The principal parts of the apparatus of the invention include a wrapper member, means for detachably securing the wrapper around the leg of a patient, and a bladder component insertable in a pocket formed in the wrapper and constructed with three chamber sections. A source of compressed air is required and may be of conventional nature, and valve means for connecting with the source of compressed air is provided at opposite ends of the bladder component.
Considering these parts in greater detail, attention is directed to FIGS. 1, 2, and 3 in which numeral 2 denotes a wrapper member. In one preferred form, the wrapper member may consist of a non-stretchable fabric. Other sheet materials may be employed. As shown in FIG. 3, the wrapper may be of a tapered shape and may be of a length suitable for engaging around a patient's leg including the ankle, lower leg, and thigh portions as suggested in FIG. 4.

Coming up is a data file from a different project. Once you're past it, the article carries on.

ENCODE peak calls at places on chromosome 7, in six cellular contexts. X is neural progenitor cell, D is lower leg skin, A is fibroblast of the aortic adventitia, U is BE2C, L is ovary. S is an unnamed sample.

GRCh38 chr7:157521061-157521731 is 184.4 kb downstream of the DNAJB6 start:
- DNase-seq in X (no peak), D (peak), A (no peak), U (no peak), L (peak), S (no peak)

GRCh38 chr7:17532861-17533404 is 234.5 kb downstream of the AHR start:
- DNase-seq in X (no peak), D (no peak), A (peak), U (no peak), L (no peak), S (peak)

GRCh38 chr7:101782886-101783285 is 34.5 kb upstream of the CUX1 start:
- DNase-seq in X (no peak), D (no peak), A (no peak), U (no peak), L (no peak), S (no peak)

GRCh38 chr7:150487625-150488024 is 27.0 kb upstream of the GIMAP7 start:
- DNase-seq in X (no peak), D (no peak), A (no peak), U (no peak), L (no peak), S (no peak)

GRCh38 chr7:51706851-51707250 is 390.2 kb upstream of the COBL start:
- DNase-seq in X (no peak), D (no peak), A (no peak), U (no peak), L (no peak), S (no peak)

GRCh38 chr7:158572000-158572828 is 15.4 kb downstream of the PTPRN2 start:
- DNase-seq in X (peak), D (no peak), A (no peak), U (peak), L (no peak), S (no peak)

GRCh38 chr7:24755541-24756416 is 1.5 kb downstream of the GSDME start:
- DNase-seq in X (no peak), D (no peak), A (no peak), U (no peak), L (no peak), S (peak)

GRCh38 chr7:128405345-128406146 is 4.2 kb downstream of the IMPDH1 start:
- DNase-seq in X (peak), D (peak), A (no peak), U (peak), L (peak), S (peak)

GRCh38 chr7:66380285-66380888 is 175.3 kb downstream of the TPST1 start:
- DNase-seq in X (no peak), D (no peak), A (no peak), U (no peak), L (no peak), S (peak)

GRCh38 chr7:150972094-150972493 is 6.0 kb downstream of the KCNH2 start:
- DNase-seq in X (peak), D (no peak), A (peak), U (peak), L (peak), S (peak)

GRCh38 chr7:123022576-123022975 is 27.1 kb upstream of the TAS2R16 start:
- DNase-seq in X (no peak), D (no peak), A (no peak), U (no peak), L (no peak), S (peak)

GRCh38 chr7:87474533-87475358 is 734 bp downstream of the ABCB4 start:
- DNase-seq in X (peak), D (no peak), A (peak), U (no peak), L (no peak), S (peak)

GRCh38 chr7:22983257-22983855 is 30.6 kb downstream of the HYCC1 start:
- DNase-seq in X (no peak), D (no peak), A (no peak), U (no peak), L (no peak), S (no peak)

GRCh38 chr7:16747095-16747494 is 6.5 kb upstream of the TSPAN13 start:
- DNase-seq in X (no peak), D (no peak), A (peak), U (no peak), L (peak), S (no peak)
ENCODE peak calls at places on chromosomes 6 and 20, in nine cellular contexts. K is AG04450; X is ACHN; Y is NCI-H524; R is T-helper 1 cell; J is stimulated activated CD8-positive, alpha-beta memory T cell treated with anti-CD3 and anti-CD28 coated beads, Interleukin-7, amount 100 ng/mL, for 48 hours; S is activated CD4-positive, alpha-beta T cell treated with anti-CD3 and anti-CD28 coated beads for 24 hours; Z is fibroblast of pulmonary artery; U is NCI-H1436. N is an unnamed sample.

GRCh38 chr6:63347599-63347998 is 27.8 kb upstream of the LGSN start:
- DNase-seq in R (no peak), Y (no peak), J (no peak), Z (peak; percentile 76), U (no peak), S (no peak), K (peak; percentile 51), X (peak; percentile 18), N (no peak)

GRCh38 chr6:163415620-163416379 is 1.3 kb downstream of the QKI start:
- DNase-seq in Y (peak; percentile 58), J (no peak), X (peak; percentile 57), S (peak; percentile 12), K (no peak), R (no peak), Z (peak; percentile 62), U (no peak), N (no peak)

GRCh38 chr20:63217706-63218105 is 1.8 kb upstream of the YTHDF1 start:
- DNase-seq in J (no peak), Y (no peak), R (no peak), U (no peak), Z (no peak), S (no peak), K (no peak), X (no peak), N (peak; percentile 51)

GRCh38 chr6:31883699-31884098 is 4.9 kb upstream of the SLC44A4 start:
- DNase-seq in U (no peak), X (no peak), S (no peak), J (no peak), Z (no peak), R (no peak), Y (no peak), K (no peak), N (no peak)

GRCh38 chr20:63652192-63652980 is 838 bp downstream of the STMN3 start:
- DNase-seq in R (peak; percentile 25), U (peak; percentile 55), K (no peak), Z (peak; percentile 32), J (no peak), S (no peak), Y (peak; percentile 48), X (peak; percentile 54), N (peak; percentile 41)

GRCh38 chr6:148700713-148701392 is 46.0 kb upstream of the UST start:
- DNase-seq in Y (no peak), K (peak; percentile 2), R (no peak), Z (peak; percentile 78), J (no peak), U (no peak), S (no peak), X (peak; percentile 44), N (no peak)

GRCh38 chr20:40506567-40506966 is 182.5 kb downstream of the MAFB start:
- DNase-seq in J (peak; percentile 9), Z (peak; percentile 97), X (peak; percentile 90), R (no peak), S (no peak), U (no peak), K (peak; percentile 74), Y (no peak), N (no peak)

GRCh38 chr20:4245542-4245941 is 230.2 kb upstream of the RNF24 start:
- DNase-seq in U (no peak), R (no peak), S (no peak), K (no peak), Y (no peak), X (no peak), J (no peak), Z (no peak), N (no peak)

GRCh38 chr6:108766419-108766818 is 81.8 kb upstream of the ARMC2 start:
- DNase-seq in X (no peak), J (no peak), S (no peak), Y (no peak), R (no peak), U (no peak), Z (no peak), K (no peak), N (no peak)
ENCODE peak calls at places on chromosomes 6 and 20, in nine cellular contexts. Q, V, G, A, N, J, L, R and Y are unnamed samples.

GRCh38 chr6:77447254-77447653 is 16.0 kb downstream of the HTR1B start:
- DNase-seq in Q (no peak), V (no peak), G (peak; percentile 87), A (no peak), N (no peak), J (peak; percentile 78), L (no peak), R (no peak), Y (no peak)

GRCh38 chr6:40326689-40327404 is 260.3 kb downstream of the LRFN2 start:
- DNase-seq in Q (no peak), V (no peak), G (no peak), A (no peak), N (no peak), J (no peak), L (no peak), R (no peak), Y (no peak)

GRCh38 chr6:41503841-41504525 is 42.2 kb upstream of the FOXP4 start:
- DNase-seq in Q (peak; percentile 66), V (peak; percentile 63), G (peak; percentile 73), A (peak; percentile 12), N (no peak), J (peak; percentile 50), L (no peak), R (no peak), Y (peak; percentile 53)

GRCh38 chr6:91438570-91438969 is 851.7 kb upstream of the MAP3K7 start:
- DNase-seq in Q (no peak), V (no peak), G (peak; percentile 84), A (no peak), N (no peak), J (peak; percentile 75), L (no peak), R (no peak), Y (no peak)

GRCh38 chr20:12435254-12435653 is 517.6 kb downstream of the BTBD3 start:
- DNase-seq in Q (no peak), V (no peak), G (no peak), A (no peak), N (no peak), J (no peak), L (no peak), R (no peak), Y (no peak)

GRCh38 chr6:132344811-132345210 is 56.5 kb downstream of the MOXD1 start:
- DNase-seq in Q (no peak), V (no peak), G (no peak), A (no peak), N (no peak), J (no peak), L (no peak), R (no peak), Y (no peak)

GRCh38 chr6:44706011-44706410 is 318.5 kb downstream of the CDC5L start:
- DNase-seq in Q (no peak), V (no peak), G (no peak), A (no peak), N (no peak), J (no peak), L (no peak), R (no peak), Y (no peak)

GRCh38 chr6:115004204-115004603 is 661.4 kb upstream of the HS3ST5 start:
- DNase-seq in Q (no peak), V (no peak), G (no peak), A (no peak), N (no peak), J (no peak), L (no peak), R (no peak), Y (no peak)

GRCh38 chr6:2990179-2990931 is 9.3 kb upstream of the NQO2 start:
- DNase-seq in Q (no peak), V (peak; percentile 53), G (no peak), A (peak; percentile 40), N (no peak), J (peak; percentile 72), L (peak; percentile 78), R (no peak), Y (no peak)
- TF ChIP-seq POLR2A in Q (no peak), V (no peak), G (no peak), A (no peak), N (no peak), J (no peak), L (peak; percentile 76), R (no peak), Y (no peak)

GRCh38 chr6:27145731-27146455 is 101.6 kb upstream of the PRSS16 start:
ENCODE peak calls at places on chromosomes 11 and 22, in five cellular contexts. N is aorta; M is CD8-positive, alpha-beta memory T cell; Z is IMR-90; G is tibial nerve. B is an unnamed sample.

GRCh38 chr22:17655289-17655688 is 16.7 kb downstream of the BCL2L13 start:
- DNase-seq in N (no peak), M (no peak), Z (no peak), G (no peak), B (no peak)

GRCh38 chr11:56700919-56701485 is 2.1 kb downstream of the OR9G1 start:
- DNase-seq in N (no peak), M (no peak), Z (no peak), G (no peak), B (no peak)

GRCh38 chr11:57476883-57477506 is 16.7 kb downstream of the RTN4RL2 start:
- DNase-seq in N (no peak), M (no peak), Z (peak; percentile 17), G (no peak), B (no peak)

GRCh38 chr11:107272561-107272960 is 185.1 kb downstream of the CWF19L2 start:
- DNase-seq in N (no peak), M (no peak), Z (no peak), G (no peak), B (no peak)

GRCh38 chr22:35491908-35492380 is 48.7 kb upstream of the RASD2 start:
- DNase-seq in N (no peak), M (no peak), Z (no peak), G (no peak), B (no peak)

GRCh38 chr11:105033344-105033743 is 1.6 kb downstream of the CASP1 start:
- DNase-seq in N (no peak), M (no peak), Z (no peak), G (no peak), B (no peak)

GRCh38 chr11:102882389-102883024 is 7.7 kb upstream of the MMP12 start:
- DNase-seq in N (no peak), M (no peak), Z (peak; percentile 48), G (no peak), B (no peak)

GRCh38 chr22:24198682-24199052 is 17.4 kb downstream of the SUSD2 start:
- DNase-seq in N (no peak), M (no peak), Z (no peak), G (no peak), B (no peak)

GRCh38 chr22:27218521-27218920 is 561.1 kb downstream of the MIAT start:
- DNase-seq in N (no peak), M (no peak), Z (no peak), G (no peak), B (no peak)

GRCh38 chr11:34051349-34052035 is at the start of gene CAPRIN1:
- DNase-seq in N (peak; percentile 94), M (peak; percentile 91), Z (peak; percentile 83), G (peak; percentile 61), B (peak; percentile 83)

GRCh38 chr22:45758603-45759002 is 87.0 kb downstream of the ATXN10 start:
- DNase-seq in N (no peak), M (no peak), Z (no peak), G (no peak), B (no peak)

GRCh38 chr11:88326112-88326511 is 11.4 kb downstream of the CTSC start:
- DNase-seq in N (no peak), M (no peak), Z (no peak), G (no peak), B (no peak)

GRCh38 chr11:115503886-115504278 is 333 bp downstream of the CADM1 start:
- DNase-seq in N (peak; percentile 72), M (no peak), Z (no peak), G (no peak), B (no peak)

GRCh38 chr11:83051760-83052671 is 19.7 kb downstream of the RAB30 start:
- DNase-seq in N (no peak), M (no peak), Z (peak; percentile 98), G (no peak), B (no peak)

Along one edge of the wrapper of number 2 are fastened a plurality of retaining straps 4, 6, 8, 10, 12, 14 and 16. The straps are made of fabric, plastic, or other sheet material and at their undersides are provided with Velcro fastening surfaces.
Also provided along the opposite sides of the wrapper 2 are Velcro surfaces 20 and 21 which are best shown in FIGS. 1 and 3. These surfaces are designed to overlap one another as shown in FIG. 1 when the wrapper 2 is placed around the leg of the patient as suggested in FIG. 4. When thus arranged, in overlapping relationship and engaged against one another, the Velcro surfaces function to secure the wrapper firmly around the leg of the patient and this holding action is reinforced by the retaining straps and therefore the wrapper cannot be expanded or stretched.